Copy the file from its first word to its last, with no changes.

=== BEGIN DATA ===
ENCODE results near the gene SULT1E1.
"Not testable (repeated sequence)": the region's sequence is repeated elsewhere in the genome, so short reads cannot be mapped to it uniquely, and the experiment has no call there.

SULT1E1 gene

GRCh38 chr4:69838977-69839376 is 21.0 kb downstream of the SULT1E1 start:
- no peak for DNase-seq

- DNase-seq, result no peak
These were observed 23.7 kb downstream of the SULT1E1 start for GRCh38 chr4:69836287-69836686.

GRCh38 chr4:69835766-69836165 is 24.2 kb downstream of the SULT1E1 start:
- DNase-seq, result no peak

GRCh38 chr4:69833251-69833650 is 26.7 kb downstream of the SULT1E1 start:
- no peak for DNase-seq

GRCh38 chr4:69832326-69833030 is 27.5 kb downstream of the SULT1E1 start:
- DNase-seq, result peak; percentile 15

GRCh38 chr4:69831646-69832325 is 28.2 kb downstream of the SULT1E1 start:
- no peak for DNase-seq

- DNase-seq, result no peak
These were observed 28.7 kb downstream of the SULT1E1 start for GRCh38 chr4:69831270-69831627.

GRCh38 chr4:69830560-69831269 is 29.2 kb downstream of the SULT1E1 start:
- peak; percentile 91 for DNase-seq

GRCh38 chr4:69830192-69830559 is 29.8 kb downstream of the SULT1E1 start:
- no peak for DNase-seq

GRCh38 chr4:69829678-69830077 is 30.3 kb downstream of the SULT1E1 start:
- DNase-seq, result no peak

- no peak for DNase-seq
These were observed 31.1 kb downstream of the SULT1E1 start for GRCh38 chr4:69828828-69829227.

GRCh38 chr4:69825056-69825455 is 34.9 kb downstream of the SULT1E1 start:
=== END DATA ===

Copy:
ENCODE results near the gene SULT1E1.
"Not testable (repeated sequence)": the region's sequence is repeated elsewhere in the genome, so short reads cannot be mapped to it uniquely, and the experiment has no call there.

SULT1E1 gene

GRCh38 chr4:69838977-69839376 is 21.0 kb downstream of the SULT1E1 start:
- no peak for DNase-seq

- DNase-seq, result no peak
These were observed 23.7 kb downstream of the SULT1E1 start for GRCh38 chr4:69836287-69836686.

GRCh38 chr4:69835766-69836165 is 24.2 kb downstream of the SULT1E1 start:
- DNase-seq, result no peak

GRCh38 chr4:69833251-69833650 is 26.7 kb downstream of the SULT1E1 start:
- no peak for DNase-seq

GRCh38 chr4:69832326-69833030 is 27.5 kb downstream of the SULT1E1 start:
- DNase-seq, result peak; percentile 15

GRCh38 chr4:69831646-69832325 is 28.2 kb downstream of the SULT1E1 start:
- no peak for DNase-seq

- DNase-seq, result no peak
These were observed 28.7 kb downstream of the SULT1E1 start for GRCh38 chr4:69831270-69831627.

GRCh38 chr4:69830560-69831269 is 29.2 kb downstream of the SULT1E1 start:
- peak; percentile 91 for DNase-seq

GRCh38 chr4:69830192-69830559 is 29.8 kb downstream of the SULT1E1 start:
- no peak for DNase-seq

GRCh38 chr4:69829678-69830077 is 30.3 kb downstream of the SULT1E1 start:
- DNase-seq, result no peak

- no peak for DNase-seq
These were observed 31.1 kb downstream of the SULT1E1 start for GRCh38 chr4:69828828-69829227.

GRCh38 chr4:69825056-69825455 is 34.9 kb downstream of the SULT1E1 start: